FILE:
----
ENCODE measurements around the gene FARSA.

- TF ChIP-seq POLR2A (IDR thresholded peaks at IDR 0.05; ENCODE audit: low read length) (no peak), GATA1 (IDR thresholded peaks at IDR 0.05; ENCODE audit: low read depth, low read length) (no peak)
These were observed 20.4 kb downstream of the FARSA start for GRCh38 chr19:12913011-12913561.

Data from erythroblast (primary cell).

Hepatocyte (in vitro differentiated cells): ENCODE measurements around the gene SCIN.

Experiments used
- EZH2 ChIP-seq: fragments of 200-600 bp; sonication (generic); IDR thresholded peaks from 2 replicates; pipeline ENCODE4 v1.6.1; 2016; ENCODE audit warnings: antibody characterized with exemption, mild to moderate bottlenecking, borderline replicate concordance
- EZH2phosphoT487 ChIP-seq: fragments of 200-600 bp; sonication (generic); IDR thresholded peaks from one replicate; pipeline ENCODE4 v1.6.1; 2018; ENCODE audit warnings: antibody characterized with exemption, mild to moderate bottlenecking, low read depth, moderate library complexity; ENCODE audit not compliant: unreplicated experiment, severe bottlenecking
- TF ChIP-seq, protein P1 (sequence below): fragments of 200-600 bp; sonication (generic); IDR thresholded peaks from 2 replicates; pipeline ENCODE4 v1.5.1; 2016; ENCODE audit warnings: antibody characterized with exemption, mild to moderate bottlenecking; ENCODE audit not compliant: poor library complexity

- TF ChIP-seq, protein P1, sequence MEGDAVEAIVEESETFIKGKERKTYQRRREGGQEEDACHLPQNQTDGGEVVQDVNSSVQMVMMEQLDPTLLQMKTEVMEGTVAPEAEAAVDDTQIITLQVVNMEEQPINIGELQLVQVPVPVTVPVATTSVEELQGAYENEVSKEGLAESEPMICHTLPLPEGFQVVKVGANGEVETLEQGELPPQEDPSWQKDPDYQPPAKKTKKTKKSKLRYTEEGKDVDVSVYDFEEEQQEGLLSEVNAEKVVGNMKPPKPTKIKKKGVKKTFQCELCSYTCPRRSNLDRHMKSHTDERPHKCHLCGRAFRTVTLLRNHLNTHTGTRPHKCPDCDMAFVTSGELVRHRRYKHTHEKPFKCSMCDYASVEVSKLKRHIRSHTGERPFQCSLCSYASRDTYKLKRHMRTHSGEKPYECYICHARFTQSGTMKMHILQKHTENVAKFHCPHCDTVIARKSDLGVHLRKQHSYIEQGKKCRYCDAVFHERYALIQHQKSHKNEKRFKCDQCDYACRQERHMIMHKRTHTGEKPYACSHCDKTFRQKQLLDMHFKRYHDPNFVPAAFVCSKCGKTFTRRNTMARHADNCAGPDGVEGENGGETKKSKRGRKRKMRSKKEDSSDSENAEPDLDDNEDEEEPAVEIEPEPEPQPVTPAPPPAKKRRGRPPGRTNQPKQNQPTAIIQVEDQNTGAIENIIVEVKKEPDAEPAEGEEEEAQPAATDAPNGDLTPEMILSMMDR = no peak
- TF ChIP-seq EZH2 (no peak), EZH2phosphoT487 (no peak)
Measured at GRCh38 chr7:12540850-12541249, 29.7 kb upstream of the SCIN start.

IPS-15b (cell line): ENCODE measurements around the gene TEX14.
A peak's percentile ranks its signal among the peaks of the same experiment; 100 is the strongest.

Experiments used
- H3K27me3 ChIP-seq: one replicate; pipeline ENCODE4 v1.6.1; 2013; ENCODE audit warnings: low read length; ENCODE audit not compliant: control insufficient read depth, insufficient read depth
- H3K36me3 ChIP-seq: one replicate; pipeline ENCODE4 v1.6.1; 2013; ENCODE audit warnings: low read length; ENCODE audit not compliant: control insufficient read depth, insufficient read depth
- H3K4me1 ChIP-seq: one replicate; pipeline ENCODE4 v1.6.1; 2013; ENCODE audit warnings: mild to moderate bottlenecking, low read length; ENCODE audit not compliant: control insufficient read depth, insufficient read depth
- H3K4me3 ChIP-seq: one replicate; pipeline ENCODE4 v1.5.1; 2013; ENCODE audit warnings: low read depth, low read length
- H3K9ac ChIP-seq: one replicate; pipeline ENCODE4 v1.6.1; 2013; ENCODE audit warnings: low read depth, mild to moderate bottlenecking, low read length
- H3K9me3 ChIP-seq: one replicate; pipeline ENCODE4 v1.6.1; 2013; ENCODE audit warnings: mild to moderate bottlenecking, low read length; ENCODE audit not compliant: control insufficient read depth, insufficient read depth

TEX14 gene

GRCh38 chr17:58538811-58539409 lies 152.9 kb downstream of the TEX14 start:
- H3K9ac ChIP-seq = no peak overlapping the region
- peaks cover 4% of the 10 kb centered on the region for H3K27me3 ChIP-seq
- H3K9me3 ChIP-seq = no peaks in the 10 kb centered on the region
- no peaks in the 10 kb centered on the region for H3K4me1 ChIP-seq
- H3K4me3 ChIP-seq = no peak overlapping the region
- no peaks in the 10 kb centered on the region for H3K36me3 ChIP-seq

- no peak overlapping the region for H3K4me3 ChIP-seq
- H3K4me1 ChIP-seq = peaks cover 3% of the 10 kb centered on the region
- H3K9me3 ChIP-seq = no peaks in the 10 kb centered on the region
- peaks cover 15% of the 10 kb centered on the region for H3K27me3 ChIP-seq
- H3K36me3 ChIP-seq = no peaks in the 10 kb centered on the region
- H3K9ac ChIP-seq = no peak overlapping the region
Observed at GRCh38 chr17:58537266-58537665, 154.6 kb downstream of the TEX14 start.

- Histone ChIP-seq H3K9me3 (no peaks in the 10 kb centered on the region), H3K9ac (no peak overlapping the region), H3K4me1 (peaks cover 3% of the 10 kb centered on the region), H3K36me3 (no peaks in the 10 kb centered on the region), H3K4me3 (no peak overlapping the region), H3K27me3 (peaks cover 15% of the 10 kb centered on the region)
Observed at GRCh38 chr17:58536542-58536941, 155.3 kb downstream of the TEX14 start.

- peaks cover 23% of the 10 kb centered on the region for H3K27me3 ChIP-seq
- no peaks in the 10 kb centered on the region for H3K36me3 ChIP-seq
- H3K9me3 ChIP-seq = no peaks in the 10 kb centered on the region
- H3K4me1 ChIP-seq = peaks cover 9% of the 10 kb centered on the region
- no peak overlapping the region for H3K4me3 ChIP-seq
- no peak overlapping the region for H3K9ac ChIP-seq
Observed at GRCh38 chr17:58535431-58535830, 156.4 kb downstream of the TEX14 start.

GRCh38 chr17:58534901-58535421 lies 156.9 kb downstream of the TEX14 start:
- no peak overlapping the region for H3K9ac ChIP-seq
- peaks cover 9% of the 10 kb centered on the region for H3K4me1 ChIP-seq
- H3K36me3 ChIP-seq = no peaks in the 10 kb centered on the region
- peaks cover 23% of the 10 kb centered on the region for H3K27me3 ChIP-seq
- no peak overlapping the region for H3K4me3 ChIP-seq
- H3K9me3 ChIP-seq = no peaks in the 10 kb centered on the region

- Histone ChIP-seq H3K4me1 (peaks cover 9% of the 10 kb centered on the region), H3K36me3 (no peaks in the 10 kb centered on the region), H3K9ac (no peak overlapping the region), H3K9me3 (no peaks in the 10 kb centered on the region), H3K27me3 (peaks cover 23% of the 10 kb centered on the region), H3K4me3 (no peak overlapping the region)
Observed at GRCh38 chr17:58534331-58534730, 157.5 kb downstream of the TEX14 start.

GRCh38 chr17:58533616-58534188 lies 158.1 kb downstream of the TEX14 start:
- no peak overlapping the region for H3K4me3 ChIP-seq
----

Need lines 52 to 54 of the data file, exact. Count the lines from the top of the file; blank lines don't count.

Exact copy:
- H3K9me3 ChIP-seq = no peaks in the 10 kb centered on the region

- Histone ChIP-seq H3K4me1 (peaks cover 9% of the 10 kb centered on the region), H3K36me3 (no peaks in the 10 kb centered on the region), H3K9ac (no peak overlapping the region), H3K9me3 (no peaks in the 10 kb centered on the region), H3K27me3 (peaks cover 23% of the 10 kb centered on the region), H3K4me3 (no peak overlapping the region)
Observed at GRCh38 chr17:58534331-58534730, 157.5 kb downstream of the TEX14 start.